Fri 10 Mar 2017
In May 2016 we published a News item looking at new DNA-based tests that may be useful in screening for early colon cancer. A recent study from the US shows that there may be potential for detecting very early cancers and even pre-malignant changes in polyps in the bowel that may subsequently turn into bowel cancers.
« Back to News
Currently the most common screening methods in Australia are based on the faecal occult blood test which detects very tiny amounts of blood released into the stool by colon cancers.
This new technique is based on the science of metabolomics. Metabolomics is the systematic study of the unique chemical fingerprints that specific cellular processes leave behind. Because cancers are different from normal tissues it is reasonable to think that they will have some differences in the metabolic processes going on in the cells and that these differences may leave a “signature” in the metabolites or chemicals within cells and tissues and within the blood, urine or faeces.
Scientists at Washington State University and Johns Hopkins Medical School used a technique called ion mobility mass spectrometry coupled with liquid chromatography to screen a vast array of chemicals that are excreted in the stool in normal mice, mice genetically engineered to have pre-cancerous colon polyps and normal and cancerous tissues from mice and humans.
They found that they could detect consistent differences in some of the chemicals excreted in the faeces of the mice with polyps and that they could distinguish them from normal mice. This "metabolic fingerprint" matched changes in both mouse and human colon tumor tissues that they had previously studied.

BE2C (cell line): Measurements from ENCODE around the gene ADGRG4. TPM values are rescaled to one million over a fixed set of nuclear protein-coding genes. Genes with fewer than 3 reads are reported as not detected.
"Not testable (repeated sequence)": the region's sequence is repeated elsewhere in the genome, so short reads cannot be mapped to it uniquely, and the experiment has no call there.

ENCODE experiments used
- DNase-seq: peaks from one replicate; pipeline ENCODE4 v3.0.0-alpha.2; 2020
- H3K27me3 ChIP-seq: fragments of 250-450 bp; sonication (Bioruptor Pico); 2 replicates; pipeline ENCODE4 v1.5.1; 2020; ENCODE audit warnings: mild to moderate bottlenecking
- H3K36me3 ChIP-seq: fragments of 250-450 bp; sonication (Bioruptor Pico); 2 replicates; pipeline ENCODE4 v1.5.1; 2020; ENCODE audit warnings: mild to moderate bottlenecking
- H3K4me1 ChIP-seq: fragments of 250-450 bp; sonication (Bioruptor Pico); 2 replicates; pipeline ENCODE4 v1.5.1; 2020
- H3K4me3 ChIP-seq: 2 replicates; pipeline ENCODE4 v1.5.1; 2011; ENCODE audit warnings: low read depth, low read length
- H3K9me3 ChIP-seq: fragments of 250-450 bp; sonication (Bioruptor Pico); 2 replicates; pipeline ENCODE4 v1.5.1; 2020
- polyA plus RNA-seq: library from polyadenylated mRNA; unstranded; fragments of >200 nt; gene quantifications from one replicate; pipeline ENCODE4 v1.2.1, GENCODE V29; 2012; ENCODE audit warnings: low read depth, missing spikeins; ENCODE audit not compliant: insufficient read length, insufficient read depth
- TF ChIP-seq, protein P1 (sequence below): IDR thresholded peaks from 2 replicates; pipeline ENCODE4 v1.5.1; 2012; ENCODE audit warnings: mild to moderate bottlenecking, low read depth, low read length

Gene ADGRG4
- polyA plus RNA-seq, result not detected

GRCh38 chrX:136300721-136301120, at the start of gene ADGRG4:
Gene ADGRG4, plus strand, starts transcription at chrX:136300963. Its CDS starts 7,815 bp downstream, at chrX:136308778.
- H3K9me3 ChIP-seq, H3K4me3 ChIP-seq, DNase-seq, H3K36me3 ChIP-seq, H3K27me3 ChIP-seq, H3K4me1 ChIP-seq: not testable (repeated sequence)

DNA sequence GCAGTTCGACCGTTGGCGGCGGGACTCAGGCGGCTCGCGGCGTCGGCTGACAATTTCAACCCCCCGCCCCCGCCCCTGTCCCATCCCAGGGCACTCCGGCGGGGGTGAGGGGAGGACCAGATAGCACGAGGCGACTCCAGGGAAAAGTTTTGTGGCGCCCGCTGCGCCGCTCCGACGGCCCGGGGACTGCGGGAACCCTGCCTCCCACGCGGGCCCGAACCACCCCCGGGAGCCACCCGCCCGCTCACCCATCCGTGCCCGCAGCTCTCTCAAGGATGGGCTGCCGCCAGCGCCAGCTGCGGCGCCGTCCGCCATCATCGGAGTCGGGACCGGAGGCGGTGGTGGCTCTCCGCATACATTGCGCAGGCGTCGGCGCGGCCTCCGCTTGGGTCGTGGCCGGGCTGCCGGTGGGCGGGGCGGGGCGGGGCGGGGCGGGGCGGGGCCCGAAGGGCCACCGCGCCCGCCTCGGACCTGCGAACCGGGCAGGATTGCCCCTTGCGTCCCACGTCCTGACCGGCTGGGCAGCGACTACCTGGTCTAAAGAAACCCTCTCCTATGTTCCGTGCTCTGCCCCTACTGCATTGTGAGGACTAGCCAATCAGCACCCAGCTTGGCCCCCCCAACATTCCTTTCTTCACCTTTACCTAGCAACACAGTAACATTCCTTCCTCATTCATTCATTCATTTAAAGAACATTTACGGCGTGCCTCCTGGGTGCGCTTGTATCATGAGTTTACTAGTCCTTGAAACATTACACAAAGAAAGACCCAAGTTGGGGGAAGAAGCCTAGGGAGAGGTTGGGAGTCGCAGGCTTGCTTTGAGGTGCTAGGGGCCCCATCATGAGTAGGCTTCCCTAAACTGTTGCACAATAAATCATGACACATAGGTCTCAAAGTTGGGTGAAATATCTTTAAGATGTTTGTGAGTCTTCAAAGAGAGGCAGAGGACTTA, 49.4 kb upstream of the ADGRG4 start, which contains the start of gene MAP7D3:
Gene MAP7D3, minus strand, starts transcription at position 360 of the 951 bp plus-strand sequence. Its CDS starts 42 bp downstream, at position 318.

There is a very long way to go before this test will be proven to be useful in clinical practice. The essential next step is to perform the test using human stool samples to see if a similar fingerprint can be found in people with very early or even pre-malignant changes in their bowel epithelium which is where bowel cancers form. However, if the researchers are successful in making the test work in humans then it would be a major step forward because current faecal occult blood testing is relatively insensitive in detecting polyps and very early stage cancers.
The equipment needed to perform the test is quite sophisticated but related forms of mass spectrometry are becoming common in modern pathology laboratories and are used in the detection of drugs, hormones, metals and even identification of bacteria in the microbiology lab. If the test was proven useful it could be easily adopted and could possibly have the same sensitivity in detecting polyps and cancers as colonoscopy but would save many people having this very effective but invasive and expensive test.
Colon Cancer News Today
Abstract of paper